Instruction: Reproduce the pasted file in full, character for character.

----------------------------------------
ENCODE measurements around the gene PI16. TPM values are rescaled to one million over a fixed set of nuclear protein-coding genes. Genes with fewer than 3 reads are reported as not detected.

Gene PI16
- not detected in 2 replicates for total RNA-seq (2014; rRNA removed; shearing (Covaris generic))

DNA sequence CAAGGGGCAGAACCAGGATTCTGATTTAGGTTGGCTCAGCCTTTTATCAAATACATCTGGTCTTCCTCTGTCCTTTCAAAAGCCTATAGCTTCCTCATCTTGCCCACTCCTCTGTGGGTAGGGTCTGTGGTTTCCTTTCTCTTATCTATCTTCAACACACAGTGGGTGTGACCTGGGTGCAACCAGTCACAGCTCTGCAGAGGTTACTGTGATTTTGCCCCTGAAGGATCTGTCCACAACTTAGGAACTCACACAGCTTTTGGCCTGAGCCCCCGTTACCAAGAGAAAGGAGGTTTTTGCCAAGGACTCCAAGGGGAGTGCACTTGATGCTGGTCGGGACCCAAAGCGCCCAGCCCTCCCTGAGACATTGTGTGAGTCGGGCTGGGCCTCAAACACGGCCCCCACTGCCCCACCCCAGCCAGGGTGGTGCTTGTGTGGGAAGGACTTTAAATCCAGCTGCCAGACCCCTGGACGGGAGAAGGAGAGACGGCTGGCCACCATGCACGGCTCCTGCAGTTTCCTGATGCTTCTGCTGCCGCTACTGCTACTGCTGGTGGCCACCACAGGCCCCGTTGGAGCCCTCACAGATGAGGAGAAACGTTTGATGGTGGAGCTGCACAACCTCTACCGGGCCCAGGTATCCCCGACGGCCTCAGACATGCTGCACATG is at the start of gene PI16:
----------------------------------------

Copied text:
ENCODE measurements around the gene PI16. TPM values are rescaled to one million over a fixed set of nuclear protein-coding genes. Genes with fewer than 3 reads are reported as not detected.

Gene PI16
- not detected in 2 replicates for total RNA-seq (2014; rRNA removed; shearing (Covaris generic))

DNA sequence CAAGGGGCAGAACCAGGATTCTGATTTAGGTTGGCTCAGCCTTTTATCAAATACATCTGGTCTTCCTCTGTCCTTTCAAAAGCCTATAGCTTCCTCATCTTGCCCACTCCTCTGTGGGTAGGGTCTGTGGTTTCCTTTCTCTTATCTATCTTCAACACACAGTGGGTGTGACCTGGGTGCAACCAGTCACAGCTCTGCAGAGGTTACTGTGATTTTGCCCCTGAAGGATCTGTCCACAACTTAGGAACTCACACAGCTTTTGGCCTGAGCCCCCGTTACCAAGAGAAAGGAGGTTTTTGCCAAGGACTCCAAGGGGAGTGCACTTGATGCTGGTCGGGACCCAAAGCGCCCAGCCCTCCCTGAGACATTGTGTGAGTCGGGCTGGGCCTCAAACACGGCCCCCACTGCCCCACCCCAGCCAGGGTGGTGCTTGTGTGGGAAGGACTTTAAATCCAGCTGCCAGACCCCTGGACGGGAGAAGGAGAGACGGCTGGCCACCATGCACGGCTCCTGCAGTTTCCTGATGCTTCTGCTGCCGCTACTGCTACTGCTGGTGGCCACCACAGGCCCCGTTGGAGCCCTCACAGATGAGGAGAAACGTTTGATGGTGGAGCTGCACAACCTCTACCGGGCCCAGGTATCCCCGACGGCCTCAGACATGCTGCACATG is at the start of gene PI16: